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Hieracium Umbellatum
HIERACIUM CANADENSE, commonly called CANADIAN HAWKWEED, CANADA HAWKWEED, NARROWLEAF HAWKWEED, or NORTHERN HAWKWEED, is a plant in the genus Hieracium . Its pointed leaves have toothed margins, where the teeth can appear almost hooked. The flowers of the plant are yellow. CONTENTS* 1 Distribution * 1.1 Asia * 1.2 Europe * 1.3 North America * 2 Subspecies which are synonyms * 3 References * 4 External links DISTRIBUTION Hieracium canadense is a native to much of the northern hemisphere
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Cliff
In geography and geology, a CLIFF is a vertical, or nearly vertical, rock exposure. Cliffs are formed as erosion landforms by the processes of weathering and erosion. Cliffs are common on coasts, in mountainous areas, escarpments and along rivers. Cliffs are usually formed by rock that is resistant to weathering and erosion. Sedimentary rocks most likely to form cliffs include sandstone , limestone , chalk , and dolomite . Igneous rocks such as granite and basalt also often form cliffs. An escarpment (or scarp) is a type of cliff, formed by the movement of a geologic fault or landslide, or by differential erosion of rock layers of differing hardness. Most cliffs have some form of scree slope at their base. In arid areas or under high cliffs, they are generally exposed jumbles of fallen rock. In areas of higher moisture, a soil slope may obscure the talus. Many cliffs also feature tributary waterfalls or rock shelters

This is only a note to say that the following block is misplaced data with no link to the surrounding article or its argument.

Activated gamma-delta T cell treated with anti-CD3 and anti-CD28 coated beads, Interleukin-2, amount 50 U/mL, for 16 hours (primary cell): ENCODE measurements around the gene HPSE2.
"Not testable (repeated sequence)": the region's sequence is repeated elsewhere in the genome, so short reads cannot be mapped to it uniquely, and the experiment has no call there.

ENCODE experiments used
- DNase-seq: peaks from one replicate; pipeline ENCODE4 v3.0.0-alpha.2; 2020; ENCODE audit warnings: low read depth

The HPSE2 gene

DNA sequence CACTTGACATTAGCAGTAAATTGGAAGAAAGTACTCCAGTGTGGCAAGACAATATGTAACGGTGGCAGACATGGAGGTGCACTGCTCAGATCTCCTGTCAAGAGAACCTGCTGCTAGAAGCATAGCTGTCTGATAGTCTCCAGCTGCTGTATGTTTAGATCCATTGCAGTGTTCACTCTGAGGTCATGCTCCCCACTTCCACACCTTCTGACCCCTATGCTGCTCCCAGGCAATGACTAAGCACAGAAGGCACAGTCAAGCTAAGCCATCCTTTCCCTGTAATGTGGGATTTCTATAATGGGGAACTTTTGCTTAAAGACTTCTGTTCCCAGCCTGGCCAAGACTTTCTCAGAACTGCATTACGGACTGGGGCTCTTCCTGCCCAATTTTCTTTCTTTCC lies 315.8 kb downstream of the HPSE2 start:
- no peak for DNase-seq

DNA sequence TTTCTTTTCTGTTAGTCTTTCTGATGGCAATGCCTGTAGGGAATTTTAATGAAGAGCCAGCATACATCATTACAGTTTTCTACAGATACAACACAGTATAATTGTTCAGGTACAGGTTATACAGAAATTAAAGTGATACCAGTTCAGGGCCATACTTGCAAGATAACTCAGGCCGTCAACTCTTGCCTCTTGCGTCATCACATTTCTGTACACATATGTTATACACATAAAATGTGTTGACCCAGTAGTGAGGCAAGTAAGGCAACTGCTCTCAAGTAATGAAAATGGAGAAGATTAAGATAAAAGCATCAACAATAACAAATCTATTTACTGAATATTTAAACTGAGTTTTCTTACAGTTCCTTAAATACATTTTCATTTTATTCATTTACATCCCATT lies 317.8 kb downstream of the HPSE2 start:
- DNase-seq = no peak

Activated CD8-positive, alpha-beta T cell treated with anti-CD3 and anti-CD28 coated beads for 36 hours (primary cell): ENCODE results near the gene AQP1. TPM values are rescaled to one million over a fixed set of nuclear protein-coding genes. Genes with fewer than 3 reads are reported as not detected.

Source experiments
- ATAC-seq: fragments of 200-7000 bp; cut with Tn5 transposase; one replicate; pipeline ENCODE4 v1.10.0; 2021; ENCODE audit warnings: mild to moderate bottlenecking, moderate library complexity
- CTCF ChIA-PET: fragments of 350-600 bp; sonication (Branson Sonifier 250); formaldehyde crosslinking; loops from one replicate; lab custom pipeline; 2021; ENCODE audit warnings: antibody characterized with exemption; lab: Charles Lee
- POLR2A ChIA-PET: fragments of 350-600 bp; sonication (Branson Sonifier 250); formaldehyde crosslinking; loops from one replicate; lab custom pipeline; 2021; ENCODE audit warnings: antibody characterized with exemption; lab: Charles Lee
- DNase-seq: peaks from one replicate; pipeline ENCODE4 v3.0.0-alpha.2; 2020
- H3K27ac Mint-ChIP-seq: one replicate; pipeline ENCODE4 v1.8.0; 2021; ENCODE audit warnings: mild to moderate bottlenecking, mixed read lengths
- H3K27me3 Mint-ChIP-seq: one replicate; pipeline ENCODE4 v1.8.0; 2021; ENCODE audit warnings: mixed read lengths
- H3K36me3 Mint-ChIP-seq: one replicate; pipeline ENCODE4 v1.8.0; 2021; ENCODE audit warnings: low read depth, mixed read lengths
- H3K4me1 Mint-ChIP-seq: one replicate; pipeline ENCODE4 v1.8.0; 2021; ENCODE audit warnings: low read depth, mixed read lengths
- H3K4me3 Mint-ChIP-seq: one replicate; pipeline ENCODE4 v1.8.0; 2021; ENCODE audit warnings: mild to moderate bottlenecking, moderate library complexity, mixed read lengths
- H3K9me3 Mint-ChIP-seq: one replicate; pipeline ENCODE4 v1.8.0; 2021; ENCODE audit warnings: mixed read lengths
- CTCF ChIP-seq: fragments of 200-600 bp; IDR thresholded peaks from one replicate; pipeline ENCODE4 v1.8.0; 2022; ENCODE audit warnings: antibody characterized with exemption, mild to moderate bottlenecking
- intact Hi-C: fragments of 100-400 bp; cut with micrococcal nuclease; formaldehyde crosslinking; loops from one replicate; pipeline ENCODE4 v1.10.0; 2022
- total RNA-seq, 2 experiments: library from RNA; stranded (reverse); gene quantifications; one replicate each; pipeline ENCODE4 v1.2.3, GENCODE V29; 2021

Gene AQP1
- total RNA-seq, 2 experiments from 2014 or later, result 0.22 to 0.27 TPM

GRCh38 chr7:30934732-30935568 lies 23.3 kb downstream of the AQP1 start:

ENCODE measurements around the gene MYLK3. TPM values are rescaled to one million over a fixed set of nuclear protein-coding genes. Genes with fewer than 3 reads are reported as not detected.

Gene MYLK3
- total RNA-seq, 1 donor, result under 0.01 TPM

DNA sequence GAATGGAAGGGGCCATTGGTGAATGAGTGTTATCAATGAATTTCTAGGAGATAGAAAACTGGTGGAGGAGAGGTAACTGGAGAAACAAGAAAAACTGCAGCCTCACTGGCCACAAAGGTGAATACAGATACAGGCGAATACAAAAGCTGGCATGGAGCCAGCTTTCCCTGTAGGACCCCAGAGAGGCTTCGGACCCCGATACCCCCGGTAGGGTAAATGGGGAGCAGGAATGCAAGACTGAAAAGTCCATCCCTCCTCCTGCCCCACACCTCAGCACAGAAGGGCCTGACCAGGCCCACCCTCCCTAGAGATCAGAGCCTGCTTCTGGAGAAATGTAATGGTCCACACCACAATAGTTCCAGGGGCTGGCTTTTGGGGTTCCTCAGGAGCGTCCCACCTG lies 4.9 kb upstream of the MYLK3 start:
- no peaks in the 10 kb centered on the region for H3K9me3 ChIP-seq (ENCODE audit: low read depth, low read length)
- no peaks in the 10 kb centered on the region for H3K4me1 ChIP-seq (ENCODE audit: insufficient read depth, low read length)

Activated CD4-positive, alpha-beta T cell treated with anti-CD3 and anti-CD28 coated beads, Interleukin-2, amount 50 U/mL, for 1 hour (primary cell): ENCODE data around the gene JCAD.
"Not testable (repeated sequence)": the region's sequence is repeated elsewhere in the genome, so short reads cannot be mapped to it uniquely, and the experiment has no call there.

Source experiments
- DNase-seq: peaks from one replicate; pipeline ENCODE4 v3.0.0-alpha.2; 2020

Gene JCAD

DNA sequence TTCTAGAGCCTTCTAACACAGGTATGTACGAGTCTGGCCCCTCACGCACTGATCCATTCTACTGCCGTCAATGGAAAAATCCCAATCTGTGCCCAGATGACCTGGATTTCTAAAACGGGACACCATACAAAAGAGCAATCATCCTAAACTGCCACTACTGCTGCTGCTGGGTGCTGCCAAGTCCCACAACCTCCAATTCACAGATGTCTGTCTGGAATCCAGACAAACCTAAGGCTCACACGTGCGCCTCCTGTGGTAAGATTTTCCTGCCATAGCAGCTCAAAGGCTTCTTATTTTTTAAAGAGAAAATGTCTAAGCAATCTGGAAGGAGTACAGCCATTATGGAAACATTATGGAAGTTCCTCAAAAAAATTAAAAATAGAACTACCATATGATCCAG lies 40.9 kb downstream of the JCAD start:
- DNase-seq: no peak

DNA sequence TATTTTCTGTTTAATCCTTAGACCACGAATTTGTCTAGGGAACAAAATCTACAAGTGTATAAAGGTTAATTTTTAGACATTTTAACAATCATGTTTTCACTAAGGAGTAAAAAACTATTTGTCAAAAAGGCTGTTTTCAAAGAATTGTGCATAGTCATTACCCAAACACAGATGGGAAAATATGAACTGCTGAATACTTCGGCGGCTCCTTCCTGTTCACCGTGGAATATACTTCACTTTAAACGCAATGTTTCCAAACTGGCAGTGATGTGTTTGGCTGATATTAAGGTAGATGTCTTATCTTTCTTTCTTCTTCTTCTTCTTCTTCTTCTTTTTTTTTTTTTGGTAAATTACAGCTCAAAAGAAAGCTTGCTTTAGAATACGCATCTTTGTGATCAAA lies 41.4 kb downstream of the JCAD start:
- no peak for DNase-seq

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Habitat